have the exact same facilities and support that male players get, but the LGFA recently told the GAA to get lost.)

It was disappointing that an academic person, otherwise used to doing research and getting the facts before committing anything to print, could be so blinded by prejudice that they would write and proof-read a lengthy article without having the faintest idea about the very basics of the organisation they're attacking.

And it certainly speaks volumes for Ireland's middle-class bigotry that nobody in the Irish Times realised the central flaw in her article either. What next - an article attacking the Automobile Association for the poor quality of their lifeboats?

Still, in middle-class suburban Ireland, a bit of GAA-bashing can be socially advantageous - it's a virtue-signalling dog whistle that the person doing the bashing is neither a culchie nor a nationalist; both attributes always a plus at the right sort of pre-covid dinner parties.

I doubt very much if such an error-filled screeed about any other sport would have passed sub-editorial scrutiny. A nonsensical article; but they couldn't wait to get it printed."
It matters not a lot how educated someone is,, who they work for or what class system they belong to,, almost everyone speaks and opines from emotion.

Most of these columnists probably dont do much proper research (except into aspects of the debate that support their point of view) before they spout off.

But you'll still have idiots who believe that if someone works for a newspaper and speaks articulately they must be right.

Galway9801 (Galway) - Posts: 172 - 04/01/2021 11:40:28    2325922

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Replying To essmac:  "Couple of days ago, an academic, writing in the Irish Times, went on a bizarre and fact-free rant about "misogyny" in "the GAA"; and how "the GAA" treated women appallingly etc.

This article was publicised primarily on the front page of the paper.

The writer could, with some justification, have stated that women's participation in sport overall is still not all it could be; and that there are still too many people with dated attitudes.

There was of course a shocking flaw in her article - the writer was completely unaware that the GAA is not responsible for women's Gaelic football, or for camogie.So her attack on the GAA was a bizarre attack on the wrong organisation.

(It would make perfect sense to have both women's and men's football organised by the same body; but it's the LGFA which has so far refused to consider a merger. The GAA has tried to being them into the GAA tent, so that they could
have the exact same facilities and support that male players get, but the LGFA recently told the GAA to get lost.)

It was disappointing that an academic person, otherwise used to doing research and getting the facts before committing anything to print, could be so blinded by prejudice that they would write and proof-read a lengthy article without having the faintest idea about the very basics of the organisation they're attacking.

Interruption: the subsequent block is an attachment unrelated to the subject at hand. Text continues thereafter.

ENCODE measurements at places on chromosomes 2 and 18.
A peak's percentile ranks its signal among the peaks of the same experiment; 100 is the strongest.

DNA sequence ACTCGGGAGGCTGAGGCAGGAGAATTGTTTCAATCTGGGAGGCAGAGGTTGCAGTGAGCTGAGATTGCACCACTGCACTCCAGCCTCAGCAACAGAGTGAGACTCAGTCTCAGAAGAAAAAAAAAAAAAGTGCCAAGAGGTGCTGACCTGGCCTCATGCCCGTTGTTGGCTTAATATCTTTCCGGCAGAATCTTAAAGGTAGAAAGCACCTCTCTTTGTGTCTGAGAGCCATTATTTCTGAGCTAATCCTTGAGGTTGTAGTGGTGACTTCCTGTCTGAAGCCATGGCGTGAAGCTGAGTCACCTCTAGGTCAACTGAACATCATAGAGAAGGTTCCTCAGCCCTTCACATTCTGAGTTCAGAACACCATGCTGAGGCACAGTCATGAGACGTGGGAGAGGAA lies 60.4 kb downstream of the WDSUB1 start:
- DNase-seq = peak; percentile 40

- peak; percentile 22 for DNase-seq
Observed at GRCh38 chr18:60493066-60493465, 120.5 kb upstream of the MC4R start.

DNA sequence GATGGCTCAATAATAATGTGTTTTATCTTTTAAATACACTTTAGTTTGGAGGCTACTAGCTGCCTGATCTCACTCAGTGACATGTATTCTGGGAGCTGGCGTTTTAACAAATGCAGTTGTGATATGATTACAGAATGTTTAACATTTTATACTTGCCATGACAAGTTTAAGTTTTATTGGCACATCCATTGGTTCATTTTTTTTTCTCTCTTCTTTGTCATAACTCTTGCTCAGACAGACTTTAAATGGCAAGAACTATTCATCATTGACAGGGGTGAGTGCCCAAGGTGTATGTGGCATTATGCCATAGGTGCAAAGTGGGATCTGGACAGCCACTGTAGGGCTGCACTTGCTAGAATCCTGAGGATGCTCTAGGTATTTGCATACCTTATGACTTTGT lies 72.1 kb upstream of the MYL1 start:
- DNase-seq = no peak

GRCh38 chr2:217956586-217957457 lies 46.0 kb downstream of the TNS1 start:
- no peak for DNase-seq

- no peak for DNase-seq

And it certainly speaks volumes for Ireland's middle-class bigotry that nobody in the Irish Times realised the central flaw in her article either. What next - an article attacking the Automobile Association for the poor quality of their lifeboats?

Still, in middle-class suburban Ireland, a bit of GAA-bashing can be socially advantageous - it's a virtue-signalling dog whistle that the person doing the bashing is neither a culchie nor a nationalist; both attributes always a plus at the right sort of pre-covid dinner parties.

I doubt very much if such an error-filled screeed about any other sport would have passed sub-editorial scrutiny. A nonsensical article; but they couldn't wait to get it printed."
I have no idea how that article got past an sub-editor in a national newspaper. The author genuinely didn't seem to know that the GAA doesn't run women's Gaelic games.

That's not to say we shouldn't be introspective and look how we can improve the GAA for women members, however having actual facts are important as a baseline!

Morty (Westmeath) - Posts: 187 - 04/01/2021 12:25:28    2325924

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Replying To essmac:  "Couple of days ago, an academic, writing in the Irish Times, went on a bizarre and fact-free rant about "misogyny" in "the GAA"; and how "the GAA" treated women appallingly etc.

This article was publicised primarily on the front page of the paper.

The writer could, with some justification, have stated that women's participation in sport overall is still not all it could be; and that there are still too many people with dated attitudes.

There was of course a shocking flaw in her article - the writer was completely unaware that the GAA is not responsible for women's Gaelic football, or for camogie.So her attack on the GAA was a bizarre attack on the wrong organisation.

(It would make perfect sense to have both women's and men's football organised by the same body; but it's the LGFA which has so far refused to consider a merger. The GAA has tried to being them into the GAA tent, so that they could
have the exact same facilities and support that male players get, but the LGFA recently told the GAA to get lost.)

It was disappointing that an academic person, otherwise used to doing research and getting the facts before committing anything to print, could be so blinded by prejudice that they would write and proof-read a lengthy article without having the faintest idea about the very basics of the organisation they're attacking.

And it certainly speaks volumes for Ireland's middle-class bigotry that nobody in the Irish Times realised the central flaw in her article either. What next - an article attacking the Automobile Association for the poor quality of their lifeboats?